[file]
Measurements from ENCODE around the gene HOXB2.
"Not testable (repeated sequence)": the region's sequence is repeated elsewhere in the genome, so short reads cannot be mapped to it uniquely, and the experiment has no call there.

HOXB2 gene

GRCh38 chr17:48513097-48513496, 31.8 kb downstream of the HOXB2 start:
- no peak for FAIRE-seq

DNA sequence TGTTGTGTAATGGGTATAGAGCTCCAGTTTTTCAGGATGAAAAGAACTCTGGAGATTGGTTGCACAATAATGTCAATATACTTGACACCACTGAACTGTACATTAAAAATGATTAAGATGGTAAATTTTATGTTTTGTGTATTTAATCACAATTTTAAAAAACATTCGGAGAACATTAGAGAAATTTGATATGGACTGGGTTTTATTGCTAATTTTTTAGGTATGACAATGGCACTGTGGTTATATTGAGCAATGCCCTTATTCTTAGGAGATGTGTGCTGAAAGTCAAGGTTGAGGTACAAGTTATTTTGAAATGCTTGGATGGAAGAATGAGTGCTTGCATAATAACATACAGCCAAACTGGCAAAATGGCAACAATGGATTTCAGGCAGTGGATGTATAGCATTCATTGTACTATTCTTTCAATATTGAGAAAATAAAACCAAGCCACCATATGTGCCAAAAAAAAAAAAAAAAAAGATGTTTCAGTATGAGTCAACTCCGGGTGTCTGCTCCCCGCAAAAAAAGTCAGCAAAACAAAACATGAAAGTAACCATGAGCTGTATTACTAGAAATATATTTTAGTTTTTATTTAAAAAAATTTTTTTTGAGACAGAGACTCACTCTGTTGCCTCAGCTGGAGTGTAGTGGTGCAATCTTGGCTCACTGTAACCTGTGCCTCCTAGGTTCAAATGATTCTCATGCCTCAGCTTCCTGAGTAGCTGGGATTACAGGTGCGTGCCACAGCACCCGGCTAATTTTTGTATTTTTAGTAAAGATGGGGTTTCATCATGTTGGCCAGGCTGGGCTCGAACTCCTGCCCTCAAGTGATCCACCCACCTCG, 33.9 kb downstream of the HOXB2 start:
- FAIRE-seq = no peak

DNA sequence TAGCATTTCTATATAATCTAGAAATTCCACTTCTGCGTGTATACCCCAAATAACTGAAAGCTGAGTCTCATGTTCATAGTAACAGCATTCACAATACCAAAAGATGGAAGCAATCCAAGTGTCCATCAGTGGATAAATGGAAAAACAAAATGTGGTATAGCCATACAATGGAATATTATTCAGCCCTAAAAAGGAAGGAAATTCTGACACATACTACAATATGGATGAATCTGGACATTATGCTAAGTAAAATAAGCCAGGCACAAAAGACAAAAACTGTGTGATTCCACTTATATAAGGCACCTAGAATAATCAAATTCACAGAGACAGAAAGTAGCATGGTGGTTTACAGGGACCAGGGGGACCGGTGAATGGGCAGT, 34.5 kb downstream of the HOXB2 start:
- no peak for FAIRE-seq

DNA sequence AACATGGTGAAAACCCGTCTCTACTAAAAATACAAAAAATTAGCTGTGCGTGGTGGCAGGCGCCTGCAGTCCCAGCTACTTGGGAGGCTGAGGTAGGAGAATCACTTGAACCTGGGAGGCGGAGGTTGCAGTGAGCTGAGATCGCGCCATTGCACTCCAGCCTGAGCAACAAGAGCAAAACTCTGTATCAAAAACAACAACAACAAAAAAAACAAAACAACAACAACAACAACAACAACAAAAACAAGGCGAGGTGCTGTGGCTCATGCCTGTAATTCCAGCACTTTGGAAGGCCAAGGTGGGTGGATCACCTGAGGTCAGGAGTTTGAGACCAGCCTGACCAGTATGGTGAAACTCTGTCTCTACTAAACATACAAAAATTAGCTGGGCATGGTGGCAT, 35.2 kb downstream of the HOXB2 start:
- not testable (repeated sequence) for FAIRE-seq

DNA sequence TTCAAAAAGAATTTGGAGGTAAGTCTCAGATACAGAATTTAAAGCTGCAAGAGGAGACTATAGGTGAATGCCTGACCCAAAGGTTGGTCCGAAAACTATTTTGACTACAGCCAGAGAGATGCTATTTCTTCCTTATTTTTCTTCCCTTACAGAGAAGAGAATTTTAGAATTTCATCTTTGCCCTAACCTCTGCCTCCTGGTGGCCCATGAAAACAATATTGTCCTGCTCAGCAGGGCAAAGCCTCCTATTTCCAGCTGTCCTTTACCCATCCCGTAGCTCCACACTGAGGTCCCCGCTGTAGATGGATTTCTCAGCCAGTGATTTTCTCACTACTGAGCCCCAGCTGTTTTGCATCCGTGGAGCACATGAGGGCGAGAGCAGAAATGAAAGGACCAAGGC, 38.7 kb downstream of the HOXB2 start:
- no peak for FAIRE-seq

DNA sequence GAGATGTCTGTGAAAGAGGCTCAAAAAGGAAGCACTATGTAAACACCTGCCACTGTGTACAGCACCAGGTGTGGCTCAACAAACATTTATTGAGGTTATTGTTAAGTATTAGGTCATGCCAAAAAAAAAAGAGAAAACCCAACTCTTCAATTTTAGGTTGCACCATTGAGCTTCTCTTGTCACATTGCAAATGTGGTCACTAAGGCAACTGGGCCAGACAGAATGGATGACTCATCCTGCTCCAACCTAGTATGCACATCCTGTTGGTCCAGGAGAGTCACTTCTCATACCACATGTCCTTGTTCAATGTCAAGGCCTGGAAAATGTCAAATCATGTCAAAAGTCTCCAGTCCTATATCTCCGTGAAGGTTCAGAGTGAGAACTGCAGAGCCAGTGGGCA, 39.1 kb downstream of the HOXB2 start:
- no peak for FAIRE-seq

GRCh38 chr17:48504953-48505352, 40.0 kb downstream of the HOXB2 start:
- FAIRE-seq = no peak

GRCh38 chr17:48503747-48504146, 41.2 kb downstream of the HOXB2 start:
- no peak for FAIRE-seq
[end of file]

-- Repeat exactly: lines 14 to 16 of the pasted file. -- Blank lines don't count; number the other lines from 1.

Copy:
DNA sequence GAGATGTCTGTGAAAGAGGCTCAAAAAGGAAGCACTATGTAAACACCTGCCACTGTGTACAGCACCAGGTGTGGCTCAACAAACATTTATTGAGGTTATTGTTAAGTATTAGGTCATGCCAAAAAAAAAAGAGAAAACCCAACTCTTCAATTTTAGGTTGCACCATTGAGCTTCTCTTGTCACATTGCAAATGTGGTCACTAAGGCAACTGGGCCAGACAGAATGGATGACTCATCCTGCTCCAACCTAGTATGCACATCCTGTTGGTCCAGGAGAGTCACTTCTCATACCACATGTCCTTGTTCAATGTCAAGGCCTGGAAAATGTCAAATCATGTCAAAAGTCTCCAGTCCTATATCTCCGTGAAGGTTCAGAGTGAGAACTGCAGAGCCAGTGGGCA, 39.1 kb downstream of the HOXB2 start:
- no peak for FAIRE-seq

GRCh38 chr17:48504953-48505352, 40.0 kb downstream of the HOXB2 start: